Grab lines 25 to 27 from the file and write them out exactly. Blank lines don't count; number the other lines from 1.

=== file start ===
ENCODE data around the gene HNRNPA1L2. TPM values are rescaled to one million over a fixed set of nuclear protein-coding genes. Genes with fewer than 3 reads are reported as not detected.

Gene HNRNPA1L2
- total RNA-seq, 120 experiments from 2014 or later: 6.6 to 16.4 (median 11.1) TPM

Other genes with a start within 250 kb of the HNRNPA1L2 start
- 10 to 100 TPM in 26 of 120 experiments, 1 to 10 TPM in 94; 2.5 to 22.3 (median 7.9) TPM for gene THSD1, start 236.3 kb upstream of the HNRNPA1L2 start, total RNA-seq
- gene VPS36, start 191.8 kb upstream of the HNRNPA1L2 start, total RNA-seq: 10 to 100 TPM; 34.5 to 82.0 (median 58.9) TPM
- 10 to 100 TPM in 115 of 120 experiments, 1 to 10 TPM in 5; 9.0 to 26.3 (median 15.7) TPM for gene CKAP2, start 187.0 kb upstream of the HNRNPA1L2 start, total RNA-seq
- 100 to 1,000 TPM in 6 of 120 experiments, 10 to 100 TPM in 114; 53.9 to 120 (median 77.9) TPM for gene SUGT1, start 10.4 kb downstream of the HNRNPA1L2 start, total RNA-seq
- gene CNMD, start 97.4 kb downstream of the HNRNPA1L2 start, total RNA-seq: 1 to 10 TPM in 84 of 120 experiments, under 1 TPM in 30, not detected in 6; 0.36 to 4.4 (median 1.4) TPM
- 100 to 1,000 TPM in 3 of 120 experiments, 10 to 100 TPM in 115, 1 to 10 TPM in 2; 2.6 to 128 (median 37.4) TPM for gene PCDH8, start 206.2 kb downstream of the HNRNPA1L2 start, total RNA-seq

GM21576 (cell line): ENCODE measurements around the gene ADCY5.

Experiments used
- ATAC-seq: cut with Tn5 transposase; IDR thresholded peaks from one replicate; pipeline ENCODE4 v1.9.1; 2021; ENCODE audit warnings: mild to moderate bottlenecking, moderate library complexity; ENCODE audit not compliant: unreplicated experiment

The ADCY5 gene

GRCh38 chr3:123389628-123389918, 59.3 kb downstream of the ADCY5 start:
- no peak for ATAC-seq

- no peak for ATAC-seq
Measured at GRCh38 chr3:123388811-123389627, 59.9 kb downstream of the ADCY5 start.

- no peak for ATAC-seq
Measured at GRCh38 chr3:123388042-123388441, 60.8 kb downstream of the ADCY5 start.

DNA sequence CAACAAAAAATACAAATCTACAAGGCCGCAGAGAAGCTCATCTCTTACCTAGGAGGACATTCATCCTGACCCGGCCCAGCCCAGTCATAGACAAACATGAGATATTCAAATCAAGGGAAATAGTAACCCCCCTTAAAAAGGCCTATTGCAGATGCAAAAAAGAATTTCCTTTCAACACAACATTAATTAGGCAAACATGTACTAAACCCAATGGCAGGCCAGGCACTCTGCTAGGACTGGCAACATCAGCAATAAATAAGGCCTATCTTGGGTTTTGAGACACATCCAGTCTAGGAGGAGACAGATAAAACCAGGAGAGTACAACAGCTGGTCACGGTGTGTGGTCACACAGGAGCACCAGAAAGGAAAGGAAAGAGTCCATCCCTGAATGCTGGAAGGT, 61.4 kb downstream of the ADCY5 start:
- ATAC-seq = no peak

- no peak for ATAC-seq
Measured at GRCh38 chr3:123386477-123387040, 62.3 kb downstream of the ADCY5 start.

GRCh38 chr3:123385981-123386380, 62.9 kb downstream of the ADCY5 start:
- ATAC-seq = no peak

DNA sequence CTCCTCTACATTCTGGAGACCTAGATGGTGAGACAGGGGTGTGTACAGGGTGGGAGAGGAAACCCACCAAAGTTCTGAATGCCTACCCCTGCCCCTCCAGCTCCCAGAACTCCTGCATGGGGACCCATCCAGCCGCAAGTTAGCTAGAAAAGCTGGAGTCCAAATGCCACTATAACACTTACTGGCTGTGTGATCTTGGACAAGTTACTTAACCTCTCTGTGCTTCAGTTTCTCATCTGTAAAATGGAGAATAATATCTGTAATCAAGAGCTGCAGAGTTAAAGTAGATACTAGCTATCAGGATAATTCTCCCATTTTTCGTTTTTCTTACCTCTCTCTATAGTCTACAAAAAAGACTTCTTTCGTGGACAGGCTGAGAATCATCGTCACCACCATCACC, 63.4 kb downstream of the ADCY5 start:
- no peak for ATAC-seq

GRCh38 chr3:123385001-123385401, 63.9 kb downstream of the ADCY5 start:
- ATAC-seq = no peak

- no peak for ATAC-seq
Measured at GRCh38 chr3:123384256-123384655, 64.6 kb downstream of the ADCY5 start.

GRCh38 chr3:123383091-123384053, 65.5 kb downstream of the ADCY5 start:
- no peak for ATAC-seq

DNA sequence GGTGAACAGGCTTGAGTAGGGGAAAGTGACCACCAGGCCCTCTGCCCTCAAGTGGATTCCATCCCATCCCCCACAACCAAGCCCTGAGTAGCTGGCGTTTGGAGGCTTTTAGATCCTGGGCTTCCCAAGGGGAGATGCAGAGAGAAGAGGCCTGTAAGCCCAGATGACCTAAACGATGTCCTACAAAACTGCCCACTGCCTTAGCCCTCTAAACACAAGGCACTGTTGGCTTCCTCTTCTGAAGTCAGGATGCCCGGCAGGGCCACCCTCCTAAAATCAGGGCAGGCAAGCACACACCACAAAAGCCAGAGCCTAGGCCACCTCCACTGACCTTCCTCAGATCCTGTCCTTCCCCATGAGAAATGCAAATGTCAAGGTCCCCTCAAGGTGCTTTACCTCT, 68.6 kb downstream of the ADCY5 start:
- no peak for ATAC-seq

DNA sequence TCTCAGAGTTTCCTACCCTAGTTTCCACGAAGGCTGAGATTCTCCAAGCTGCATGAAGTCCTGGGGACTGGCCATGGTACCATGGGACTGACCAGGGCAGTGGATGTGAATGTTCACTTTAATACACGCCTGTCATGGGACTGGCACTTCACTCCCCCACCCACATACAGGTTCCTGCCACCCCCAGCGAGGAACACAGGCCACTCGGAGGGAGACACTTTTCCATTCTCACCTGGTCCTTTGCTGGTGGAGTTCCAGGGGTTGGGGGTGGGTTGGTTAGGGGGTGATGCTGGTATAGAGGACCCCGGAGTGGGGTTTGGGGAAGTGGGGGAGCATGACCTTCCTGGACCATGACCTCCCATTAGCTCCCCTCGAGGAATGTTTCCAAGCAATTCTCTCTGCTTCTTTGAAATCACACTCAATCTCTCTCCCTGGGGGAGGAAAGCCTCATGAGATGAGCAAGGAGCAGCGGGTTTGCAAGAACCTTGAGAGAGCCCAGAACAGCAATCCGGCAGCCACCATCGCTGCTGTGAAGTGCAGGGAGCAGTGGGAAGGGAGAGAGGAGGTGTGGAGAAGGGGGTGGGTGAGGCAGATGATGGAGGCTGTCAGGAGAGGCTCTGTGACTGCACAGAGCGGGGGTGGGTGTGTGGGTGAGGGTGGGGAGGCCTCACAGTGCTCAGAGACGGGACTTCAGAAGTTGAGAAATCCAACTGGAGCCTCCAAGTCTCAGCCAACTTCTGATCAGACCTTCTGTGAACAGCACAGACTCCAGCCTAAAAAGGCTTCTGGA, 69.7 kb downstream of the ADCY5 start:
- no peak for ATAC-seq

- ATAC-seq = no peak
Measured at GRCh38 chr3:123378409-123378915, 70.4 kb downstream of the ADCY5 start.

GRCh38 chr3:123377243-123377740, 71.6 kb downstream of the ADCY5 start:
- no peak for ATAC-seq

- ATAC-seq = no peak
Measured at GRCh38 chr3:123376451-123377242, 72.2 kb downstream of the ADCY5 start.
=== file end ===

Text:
GRCh38 chr3:123385981-123386380, 62.9 kb downstream of the ADCY5 start:
- ATAC-seq = no peak

DNA sequence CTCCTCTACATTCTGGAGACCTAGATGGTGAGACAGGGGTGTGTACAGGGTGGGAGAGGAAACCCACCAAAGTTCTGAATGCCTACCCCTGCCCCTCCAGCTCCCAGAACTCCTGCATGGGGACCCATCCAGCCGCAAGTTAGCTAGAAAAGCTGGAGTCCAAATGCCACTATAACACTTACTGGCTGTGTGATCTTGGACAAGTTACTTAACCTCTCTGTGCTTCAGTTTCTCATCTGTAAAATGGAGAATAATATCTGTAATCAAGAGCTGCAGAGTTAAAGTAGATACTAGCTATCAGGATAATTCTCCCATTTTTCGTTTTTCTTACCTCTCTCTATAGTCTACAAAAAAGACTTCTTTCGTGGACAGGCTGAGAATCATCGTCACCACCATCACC, 63.4 kb downstream of the ADCY5 start: